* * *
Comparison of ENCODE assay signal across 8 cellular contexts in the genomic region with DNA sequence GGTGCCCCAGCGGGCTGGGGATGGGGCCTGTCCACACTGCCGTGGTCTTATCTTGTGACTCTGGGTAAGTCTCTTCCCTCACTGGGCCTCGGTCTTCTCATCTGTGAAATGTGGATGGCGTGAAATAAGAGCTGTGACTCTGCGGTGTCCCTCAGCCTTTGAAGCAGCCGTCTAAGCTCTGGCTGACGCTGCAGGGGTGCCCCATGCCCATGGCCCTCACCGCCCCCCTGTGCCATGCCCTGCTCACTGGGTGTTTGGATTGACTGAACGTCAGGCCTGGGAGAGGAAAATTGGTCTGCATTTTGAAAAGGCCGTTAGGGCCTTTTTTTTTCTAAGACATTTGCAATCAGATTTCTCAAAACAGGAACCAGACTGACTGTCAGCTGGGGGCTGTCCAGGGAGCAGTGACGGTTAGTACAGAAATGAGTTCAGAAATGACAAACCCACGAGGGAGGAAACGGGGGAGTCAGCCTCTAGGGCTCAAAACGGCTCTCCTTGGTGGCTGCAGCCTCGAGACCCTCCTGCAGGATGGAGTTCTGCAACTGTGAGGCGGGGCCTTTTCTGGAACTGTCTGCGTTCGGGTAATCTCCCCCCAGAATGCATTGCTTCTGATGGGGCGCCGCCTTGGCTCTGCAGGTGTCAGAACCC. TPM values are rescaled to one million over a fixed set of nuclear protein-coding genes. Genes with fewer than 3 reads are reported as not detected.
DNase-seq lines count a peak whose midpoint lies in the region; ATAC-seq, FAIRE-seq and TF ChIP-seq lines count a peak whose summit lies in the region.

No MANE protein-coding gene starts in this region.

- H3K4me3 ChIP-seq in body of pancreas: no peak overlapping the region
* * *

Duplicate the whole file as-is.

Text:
Comparison of ENCODE assay signal across 8 cellular contexts in the genomic region with DNA sequence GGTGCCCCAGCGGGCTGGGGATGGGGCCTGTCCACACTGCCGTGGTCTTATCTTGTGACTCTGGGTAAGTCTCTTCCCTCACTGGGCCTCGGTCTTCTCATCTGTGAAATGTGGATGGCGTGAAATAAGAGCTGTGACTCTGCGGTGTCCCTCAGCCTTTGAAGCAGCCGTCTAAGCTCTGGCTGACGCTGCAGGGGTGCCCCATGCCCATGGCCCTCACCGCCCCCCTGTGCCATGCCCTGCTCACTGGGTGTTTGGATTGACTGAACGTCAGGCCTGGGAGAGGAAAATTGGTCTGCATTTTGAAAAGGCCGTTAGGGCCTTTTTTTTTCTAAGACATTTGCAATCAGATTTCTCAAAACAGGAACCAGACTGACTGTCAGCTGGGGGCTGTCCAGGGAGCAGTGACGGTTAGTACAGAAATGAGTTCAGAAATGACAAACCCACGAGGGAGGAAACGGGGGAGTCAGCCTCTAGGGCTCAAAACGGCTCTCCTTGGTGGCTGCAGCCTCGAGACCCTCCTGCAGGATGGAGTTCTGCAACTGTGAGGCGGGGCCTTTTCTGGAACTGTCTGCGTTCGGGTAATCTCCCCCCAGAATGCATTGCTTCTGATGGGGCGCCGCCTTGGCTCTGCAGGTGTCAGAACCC. TPM values are rescaled to one million over a fixed set of nuclear protein-coding genes. Genes with fewer than 3 reads are reported as not detected.
DNase-seq lines count a peak whose midpoint lies in the region; ATAC-seq, FAIRE-seq and TF ChIP-seq lines count a peak whose summit lies in the region.

No MANE protein-coding gene starts in this region.

- H3K4me3 ChIP-seq in body of pancreas: no peak overlapping the region